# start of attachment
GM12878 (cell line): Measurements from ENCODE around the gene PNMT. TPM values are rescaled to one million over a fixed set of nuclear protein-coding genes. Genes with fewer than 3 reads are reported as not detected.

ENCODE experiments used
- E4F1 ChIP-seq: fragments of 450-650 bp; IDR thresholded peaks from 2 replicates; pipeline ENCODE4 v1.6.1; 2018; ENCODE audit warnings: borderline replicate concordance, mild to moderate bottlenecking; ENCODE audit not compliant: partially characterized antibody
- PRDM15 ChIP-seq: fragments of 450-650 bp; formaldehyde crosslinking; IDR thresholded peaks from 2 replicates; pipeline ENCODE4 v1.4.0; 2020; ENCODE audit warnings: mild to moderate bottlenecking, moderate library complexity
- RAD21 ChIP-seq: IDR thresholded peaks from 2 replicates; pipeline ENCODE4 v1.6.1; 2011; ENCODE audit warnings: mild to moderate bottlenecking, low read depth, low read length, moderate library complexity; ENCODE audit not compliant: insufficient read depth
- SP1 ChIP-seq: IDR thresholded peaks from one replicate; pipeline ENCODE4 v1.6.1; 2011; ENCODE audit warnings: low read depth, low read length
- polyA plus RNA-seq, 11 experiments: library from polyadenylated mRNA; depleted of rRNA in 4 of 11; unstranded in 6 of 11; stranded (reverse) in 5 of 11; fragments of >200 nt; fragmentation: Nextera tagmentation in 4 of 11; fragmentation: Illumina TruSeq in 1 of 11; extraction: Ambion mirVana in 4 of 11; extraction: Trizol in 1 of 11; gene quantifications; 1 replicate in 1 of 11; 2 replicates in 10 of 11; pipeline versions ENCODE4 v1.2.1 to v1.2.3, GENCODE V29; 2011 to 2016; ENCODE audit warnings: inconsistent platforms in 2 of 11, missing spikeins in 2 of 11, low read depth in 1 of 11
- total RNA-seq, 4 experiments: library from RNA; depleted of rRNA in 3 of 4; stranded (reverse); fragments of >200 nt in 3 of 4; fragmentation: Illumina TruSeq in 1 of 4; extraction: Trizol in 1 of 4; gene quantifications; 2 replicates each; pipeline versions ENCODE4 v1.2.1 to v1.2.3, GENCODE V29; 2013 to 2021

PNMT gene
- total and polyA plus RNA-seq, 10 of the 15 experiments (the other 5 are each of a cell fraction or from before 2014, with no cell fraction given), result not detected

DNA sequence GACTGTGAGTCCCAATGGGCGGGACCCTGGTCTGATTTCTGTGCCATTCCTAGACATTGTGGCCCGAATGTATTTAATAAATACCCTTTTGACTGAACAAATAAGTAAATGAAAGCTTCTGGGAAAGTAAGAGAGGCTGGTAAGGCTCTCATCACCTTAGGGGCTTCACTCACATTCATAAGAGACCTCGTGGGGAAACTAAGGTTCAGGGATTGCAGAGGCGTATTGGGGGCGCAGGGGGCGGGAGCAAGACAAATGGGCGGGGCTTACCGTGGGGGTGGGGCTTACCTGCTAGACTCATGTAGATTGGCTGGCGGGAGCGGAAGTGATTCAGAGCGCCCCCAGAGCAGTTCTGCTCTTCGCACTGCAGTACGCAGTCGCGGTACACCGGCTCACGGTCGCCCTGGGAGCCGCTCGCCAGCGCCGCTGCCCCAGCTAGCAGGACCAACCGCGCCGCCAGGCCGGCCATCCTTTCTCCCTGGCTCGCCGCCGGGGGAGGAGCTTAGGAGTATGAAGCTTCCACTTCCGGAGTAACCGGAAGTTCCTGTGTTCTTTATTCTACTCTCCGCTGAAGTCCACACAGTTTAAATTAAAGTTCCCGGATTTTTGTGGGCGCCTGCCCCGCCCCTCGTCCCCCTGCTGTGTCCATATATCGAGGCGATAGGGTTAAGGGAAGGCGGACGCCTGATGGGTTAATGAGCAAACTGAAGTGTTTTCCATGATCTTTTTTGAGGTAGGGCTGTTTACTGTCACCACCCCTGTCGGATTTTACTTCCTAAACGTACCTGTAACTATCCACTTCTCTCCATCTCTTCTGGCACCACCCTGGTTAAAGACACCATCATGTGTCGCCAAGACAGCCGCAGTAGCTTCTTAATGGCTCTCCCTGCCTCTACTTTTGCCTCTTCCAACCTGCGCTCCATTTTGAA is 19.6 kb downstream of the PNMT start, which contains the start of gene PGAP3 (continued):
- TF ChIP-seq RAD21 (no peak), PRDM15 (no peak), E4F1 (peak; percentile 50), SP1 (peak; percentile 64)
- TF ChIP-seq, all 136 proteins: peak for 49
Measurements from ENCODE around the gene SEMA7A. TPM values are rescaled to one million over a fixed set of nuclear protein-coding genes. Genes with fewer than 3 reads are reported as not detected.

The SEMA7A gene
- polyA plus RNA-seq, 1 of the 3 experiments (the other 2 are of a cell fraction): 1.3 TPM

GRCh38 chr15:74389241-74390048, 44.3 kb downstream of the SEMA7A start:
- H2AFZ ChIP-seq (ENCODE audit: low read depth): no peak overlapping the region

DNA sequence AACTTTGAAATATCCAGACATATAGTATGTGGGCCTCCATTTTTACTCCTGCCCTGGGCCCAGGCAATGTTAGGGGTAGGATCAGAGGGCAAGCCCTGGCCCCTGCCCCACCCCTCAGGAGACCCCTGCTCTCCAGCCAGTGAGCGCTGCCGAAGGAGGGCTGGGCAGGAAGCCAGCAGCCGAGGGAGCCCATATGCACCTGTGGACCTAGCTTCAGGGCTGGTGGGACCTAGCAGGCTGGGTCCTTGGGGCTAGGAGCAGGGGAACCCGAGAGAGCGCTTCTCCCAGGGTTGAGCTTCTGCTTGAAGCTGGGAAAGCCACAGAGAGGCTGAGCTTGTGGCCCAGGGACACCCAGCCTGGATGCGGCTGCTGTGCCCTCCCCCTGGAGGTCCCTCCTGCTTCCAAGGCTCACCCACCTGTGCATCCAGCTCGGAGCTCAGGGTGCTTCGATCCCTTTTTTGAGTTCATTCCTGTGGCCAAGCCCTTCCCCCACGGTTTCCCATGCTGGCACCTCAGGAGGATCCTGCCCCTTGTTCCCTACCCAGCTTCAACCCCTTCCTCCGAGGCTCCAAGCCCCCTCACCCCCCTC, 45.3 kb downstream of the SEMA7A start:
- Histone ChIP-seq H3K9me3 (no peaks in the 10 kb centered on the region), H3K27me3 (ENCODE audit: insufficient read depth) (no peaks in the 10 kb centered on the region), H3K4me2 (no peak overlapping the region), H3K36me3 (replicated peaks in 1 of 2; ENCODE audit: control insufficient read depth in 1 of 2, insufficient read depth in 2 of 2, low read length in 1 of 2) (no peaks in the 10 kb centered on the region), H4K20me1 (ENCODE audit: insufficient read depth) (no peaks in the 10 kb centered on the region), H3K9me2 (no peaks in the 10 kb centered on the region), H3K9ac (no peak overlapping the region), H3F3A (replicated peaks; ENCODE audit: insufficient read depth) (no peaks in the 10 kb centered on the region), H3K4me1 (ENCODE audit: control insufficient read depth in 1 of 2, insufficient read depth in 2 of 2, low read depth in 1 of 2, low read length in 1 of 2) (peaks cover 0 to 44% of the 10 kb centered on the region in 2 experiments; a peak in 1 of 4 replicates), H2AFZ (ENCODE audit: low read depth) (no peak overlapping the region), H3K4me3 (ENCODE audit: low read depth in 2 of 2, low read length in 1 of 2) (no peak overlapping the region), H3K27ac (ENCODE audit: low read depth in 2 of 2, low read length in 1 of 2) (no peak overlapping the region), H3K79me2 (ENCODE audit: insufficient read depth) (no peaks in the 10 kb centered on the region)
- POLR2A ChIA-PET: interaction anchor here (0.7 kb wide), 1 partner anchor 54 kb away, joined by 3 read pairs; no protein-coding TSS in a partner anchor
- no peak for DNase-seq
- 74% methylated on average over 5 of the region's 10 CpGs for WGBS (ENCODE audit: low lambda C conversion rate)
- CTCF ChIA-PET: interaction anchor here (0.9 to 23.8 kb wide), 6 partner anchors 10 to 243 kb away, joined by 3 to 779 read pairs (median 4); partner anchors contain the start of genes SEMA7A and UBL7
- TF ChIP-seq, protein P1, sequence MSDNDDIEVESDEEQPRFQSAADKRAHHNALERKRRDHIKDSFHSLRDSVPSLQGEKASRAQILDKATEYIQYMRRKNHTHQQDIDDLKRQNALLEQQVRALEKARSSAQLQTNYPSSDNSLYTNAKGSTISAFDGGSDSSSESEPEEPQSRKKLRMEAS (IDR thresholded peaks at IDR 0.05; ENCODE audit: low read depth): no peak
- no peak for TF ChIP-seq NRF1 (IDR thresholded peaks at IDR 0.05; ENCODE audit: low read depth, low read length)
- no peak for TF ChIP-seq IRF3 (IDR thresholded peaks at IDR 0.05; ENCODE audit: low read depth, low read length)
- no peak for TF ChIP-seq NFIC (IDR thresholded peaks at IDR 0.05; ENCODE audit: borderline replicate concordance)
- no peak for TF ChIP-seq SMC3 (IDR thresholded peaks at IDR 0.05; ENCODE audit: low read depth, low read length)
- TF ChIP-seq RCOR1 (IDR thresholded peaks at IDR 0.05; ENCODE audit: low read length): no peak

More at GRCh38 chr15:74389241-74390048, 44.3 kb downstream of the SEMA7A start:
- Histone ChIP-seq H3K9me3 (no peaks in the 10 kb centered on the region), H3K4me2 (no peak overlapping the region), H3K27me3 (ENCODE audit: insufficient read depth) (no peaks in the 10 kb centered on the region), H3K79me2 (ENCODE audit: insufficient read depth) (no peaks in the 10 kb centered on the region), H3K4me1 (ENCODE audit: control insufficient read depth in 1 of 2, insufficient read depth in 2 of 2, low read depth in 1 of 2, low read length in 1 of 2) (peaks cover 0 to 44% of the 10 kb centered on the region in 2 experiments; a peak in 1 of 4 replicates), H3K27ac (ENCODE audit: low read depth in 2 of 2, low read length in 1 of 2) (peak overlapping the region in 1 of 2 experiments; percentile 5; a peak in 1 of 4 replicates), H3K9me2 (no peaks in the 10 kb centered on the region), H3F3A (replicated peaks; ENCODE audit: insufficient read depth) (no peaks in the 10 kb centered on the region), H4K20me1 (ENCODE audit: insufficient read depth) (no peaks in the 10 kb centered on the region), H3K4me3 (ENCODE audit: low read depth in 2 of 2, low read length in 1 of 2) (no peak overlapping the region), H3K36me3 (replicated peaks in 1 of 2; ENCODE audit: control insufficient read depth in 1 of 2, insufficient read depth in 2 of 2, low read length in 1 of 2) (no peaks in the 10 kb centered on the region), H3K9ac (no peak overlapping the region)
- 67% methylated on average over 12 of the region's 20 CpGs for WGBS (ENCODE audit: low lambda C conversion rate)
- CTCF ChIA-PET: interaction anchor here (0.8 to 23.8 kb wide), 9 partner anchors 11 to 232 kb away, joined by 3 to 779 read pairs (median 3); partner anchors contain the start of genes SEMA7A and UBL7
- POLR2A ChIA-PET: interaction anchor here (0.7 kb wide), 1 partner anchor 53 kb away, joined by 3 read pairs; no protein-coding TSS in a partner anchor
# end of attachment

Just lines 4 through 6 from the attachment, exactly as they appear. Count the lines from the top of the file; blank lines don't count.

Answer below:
- PRDM15 ChIP-seq: fragments of 450-650 bp; formaldehyde crosslinking; IDR thresholded peaks from 2 replicates; pipeline ENCODE4 v1.4.0; 2020; ENCODE audit warnings: mild to moderate bottlenecking, moderate library complexity
- RAD21 ChIP-seq: IDR thresholded peaks from 2 replicates; pipeline ENCODE4 v1.6.1; 2011; ENCODE audit warnings: mild to moderate bottlenecking, low read depth, low read length, moderate library complexity; ENCODE audit not compliant: insufficient read depth
- SP1 ChIP-seq: IDR thresholded peaks from one replicate; pipeline ENCODE4 v1.6.1; 2011; ENCODE audit warnings: low read depth, low read length